As is well established now, Mamdouh Habib was subject to a CIA counter-terrorism practice called "Extraordinary Rendition", colloquially known as the outsourcing of torture. Arrested in Pakistan in late 2001, he was handed over to the CIA, who then flew him to Egypt. For the next five months the Egyptians interrogated him on behalf of the CIA. Habib says he was brutally tortured — beaten, shocked with an electric prod, suspended from the ceiling, and threatened with rape by dogs.

The key question dealt with by the IGIS is whether Australian officials either acquiesced, or even assisted their American colleagues in this horrific ordeal.

Habib has always maintained that Australian officials were present during his interrogations in Pakistan, complicit in his transfer to Egypt, and even physically present on the ground in Egypt. He says his Egyptian captors interrogated him about the contents of a mobile phone sim card that was taken by the Australian Security Intelligence Organisation (ASIO) from his home in Sydney while he was overseas — if true, this suggests the sharing of information between national intelligence agencies.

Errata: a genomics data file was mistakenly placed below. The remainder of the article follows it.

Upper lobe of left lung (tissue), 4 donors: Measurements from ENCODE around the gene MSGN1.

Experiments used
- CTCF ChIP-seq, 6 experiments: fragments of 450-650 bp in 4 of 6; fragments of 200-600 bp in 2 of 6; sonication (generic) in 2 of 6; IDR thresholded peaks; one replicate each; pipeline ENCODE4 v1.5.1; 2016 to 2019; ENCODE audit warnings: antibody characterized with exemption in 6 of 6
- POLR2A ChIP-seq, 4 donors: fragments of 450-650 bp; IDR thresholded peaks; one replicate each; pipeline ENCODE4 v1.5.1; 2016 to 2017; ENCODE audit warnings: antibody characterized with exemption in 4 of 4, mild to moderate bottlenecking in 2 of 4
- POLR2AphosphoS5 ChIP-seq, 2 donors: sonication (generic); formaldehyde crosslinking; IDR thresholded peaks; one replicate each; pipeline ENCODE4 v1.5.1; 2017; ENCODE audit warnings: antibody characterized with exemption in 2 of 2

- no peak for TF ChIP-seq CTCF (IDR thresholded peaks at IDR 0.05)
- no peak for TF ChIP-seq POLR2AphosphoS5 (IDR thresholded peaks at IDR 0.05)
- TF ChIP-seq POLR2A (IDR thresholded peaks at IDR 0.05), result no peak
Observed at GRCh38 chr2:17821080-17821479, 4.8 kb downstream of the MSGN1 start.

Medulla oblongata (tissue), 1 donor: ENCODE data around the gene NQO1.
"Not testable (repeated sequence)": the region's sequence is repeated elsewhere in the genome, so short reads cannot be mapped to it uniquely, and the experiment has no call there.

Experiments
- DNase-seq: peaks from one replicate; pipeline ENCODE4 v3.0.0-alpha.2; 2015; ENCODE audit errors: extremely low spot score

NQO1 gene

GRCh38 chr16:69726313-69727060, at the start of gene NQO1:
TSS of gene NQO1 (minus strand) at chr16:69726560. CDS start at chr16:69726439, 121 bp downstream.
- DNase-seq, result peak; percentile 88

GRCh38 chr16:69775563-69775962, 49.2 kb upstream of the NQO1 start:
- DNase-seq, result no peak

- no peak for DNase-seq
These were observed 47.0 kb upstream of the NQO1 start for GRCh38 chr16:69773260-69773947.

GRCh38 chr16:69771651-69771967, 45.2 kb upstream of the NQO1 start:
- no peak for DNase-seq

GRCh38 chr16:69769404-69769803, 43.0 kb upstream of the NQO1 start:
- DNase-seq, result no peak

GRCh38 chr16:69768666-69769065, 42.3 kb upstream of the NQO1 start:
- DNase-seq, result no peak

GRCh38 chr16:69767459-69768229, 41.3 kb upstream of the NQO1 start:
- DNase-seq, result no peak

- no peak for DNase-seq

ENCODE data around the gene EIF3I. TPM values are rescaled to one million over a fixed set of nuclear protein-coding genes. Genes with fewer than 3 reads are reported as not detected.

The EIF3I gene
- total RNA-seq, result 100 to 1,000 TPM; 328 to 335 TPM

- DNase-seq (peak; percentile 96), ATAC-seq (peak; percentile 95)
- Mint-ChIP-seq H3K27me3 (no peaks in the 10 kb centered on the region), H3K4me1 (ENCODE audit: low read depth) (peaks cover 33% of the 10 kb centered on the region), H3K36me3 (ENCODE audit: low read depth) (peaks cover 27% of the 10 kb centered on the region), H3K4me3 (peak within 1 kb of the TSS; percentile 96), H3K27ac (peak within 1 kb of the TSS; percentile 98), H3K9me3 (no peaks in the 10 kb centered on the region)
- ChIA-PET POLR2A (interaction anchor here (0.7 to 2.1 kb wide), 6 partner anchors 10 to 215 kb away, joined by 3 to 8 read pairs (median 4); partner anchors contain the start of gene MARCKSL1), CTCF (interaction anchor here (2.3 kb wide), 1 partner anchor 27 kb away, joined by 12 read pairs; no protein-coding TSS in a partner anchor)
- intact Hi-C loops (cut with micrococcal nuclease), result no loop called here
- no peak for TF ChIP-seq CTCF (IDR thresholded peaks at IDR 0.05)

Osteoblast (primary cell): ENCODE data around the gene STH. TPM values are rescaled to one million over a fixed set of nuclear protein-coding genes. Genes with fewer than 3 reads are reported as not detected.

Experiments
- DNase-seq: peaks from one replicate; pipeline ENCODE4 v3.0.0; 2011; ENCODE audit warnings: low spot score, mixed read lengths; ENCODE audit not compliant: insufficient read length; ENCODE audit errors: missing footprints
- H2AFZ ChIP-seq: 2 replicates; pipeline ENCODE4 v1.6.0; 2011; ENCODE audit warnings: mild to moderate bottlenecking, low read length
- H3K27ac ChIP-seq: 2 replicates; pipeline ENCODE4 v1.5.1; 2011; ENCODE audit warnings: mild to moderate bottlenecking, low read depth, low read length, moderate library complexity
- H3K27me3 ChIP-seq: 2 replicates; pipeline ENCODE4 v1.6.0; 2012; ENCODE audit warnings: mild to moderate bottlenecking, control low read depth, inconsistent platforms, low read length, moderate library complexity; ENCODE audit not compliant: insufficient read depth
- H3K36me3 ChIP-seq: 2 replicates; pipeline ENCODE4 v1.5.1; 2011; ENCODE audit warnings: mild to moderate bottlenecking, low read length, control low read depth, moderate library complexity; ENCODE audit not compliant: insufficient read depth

Successive Australian governments and intelligence officials have denied involvement in Habib’s rendition. Their credibility has been damaged though by their reluctance to be forthcoming about what they did know. For example, after seven years of denying any knowledge of the rendition at all, a Senate Estimates hearing in 2008 revealed that senior officials from the Australian Federal Police, ASIO, the Departments of Foreign Affairs and Prime Minister and Cabinet, and the Attorney-General’s Department, all knew the United States was considering "rendering" Habib, before it occurred.

These claims of official Australian complicity were the centrepiece of a six-year-long compensation case that Mamdouh Habib fought against the Federal Government. It was a protracted court case, vigorously defended by first the Howard government, then the Rudd government.

In late 2010, as the case looked like it could go on forever, Habib’s legal team produced two witness statements; one from an Egyptian Military Officer who worked in the prison Habib was held in, and another from a former prisoner. Both alleged witnessing the presence of Australian officials in Egypt. (Neither of these statements was ever tested in court.)